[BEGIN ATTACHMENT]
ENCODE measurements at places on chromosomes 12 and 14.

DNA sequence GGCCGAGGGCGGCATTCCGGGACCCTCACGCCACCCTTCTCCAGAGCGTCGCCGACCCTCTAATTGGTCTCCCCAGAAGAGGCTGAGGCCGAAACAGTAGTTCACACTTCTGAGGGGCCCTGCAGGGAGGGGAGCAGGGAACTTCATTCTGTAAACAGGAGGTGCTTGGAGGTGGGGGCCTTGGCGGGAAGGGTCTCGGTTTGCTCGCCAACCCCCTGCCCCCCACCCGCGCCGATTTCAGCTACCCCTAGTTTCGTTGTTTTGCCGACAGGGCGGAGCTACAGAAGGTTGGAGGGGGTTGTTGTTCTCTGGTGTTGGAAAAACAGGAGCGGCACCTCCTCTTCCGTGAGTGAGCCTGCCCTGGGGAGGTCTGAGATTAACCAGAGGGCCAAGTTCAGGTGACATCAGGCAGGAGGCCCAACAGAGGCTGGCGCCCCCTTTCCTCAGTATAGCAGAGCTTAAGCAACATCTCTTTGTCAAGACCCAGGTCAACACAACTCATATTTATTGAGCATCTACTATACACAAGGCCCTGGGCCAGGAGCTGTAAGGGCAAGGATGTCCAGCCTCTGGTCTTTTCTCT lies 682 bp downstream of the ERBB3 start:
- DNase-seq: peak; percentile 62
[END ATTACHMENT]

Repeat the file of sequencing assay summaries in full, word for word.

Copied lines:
ENCODE measurements at places on chromosomes 12 and 14.

DNA sequence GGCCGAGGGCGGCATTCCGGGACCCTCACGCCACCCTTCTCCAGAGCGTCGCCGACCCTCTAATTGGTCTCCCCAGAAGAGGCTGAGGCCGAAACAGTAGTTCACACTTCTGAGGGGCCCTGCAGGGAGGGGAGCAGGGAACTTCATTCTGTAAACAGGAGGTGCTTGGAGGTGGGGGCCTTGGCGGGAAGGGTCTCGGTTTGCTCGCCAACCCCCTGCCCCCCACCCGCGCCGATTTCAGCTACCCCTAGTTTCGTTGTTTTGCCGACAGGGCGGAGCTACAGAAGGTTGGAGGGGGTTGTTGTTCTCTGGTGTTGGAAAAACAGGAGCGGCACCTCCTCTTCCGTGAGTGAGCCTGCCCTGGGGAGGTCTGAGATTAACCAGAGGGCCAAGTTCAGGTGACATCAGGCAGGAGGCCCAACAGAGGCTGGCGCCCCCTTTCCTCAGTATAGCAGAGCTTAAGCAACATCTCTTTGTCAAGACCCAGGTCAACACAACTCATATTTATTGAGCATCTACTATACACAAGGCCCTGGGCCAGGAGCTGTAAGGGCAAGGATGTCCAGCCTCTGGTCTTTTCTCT lies 682 bp downstream of the ERBB3 start:
- DNase-seq: peak; percentile 62